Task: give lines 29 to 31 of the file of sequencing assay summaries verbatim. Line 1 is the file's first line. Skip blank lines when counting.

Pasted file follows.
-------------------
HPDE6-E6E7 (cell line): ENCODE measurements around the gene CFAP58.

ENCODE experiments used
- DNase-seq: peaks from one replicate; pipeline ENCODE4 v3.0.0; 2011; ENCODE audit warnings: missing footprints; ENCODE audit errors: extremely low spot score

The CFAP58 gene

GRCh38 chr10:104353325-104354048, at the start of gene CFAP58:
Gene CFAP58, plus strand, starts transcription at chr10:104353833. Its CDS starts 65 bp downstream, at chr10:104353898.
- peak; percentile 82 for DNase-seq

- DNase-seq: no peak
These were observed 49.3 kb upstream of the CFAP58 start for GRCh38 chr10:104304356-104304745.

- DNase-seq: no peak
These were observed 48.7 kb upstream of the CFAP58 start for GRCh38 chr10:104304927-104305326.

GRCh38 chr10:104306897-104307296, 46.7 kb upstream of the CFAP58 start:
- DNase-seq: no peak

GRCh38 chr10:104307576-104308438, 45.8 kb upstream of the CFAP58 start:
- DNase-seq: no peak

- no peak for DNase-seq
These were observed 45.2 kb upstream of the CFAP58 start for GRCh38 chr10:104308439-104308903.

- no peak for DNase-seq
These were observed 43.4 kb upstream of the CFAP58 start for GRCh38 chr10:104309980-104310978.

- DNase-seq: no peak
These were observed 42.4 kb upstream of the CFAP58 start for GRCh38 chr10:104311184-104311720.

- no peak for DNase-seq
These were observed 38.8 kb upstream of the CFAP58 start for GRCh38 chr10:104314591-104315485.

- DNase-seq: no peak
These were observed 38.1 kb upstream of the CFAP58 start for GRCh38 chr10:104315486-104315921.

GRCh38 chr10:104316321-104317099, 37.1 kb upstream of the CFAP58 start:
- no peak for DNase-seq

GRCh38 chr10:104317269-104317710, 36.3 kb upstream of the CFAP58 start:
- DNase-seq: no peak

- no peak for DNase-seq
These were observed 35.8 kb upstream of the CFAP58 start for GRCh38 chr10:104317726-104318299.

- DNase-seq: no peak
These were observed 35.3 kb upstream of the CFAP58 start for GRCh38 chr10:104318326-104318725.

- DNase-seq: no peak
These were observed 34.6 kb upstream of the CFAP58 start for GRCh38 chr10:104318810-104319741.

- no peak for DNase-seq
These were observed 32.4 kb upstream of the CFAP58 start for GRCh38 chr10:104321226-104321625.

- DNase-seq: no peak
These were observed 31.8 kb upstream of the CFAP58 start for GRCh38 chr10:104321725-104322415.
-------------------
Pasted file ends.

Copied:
- DNase-seq: no peak

- no peak for DNase-seq
These were observed 35.8 kb upstream of the CFAP58 start for GRCh38 chr10:104317726-104318299.